Nine investment advisers failed to follow Securities and Exchange Commission (SEC) rules designed to keep clients’ assets safe and/or timely disclose financial updates following audits, the agency announced Friday.
BiscayneAmericas Advisers, Garrison Investment Group, Janus Henderson Investors, Lend Academy Investments, Polaris Equity Management, QVR, Ridgeview Asset Management Partners, Steward Capital Management, and Titan Fund Management will combine to pay more than $1 million in total penalties as part of separate settlements with the SEC.
Two of the advisory firms—Polaris and Janus Henderson—violated custody rules, one—QVR—failed to comply with Form ADV, and six firms were penalized for violations of both mandates, the agency said. Without admitting or denying the findings, the firms were censured and ordered to cease and desist.
The custody rule, part of the Investment Advisers Act, requires advisers who have custody of clients’ funds or securities follow specific requirements to prevent the loss, misuse, or misappropriation of those assets, according to the SEC.
Some of the advisers to run afoul of the rule did not conduct required audits or failed to disclose the results of audits to investors in a timely manner, the agency said. Some advisers did not promptly file amended Form ADV to the SEC to show they had received audited financial statements after initially telling the agency they had not received them, the SEC continued. One adviser “did not properly describe the status of its financial statement audits” on its Form ADV and did not update its annual amendment to the form for multiple years, the SEC said.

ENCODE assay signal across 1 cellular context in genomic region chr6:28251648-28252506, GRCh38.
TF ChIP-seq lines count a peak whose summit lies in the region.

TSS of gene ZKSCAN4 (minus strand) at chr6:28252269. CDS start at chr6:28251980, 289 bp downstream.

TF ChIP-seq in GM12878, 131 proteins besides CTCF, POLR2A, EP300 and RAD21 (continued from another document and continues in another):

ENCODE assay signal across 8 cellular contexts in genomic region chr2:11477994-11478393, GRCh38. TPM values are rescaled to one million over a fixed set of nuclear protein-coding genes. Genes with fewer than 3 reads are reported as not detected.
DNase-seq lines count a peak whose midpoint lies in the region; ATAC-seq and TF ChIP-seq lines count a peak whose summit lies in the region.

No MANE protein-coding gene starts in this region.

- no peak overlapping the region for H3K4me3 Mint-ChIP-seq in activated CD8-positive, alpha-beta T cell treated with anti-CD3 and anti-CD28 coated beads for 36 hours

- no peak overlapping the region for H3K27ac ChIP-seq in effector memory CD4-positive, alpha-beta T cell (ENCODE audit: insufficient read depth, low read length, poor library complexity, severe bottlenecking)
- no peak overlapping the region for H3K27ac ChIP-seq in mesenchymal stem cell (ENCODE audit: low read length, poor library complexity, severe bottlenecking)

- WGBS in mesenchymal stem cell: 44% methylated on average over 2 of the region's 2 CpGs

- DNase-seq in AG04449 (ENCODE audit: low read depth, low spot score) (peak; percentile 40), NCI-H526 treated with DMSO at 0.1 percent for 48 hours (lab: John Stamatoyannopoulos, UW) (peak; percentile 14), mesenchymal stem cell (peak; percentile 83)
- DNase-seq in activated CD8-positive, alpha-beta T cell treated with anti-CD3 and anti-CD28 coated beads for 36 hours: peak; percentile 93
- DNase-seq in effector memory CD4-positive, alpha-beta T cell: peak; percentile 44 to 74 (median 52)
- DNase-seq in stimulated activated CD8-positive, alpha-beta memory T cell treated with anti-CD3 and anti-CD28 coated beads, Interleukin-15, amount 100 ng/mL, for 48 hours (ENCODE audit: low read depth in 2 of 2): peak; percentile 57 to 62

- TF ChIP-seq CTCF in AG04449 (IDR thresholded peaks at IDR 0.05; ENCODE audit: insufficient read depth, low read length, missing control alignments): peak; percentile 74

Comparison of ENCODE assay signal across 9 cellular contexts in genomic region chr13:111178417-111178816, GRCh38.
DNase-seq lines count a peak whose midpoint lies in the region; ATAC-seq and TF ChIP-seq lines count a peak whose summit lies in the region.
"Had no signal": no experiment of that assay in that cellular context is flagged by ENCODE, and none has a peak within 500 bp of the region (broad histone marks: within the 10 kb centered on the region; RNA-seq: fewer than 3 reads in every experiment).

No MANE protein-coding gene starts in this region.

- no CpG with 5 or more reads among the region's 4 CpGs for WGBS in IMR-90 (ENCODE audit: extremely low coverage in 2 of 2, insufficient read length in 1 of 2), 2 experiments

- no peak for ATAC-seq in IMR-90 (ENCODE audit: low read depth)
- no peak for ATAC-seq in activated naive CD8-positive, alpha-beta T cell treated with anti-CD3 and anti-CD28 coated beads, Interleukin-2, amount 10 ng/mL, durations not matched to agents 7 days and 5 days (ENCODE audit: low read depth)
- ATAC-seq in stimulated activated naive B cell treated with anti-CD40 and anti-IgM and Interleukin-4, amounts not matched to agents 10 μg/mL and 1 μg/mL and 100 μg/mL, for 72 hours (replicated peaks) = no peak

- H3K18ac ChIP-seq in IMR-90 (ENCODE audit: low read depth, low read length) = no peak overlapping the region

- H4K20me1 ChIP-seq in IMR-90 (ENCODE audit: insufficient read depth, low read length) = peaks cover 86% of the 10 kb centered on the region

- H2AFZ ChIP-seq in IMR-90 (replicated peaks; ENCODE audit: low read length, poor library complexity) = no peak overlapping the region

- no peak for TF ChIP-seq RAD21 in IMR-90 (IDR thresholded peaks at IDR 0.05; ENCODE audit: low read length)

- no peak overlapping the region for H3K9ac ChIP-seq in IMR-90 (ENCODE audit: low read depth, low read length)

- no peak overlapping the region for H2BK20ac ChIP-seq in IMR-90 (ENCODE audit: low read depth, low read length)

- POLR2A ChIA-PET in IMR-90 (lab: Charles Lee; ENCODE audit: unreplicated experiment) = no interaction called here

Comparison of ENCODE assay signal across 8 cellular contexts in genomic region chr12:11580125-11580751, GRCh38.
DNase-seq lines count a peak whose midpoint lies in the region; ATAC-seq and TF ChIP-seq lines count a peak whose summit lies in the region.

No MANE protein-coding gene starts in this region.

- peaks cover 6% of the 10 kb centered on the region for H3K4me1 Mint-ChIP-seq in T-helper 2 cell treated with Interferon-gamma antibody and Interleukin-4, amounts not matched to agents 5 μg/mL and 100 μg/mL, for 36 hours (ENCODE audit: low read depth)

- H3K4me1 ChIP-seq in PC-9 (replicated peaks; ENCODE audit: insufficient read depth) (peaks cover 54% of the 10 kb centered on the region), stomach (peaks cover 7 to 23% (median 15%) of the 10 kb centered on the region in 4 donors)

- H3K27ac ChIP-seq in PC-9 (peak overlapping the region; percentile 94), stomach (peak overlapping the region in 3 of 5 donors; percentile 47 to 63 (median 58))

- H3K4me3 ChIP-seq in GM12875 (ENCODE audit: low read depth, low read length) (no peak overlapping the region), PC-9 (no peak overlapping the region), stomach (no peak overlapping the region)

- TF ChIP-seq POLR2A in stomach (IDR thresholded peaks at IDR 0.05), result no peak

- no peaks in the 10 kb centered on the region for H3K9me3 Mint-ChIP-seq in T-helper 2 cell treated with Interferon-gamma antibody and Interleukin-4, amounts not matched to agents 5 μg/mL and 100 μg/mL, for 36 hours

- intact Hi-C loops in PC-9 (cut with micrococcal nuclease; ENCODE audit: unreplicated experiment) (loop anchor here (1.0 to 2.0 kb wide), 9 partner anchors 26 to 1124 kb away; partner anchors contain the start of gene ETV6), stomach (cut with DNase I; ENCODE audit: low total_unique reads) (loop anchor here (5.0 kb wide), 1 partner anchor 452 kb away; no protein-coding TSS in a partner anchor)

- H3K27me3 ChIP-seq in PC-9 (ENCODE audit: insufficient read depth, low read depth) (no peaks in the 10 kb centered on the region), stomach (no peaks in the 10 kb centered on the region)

“Noncompliance with the custody rule creates significant risks for the safety and security of client assets,” Gurbir Grewal, director of SEC’s Enforcement Division, said in a press release. “These actions show that the commission expects private fund advisers to meet their obligations to secure client assets and will pursue those who fail to do so.”
The SEC took the unusual step of promptly resolving its investigations with the advisers, Grewal added. “Counsel should not assume that the division will recommend similar resolutions going forward,” he said.
Of the investment firms, Garrison will pay the largest penalty at $330,000.
In 2018 and 2019, Garrison failed to distribute in a timely manner to its clients the annual audited financial statements of some of the relevant private funds it was managing, according to the SEC’s order. Garrison did not promptly update its Forms ADV following audits, instead waiting 11 months, the agency said. The firm also failed to comply with the custody rule in 2020 and 2021, the SEC alleged.
Garrison could not be reached for comment.
Janus Henderson had the second-largest penalty of the group at $150,000. The SEC found the firm didn’t send audited financial statements to about 10 percent of investors in one private fund over a three-year period, according to a Janus Henderson spokesperson.
“Fewer than 20 institutional clients were affected,” the spokesperson said in an emailed statement. The firm has added oversight to prevent “future delays in the distribution of statements” and cooperated fully with the SEC, the spokesperson added.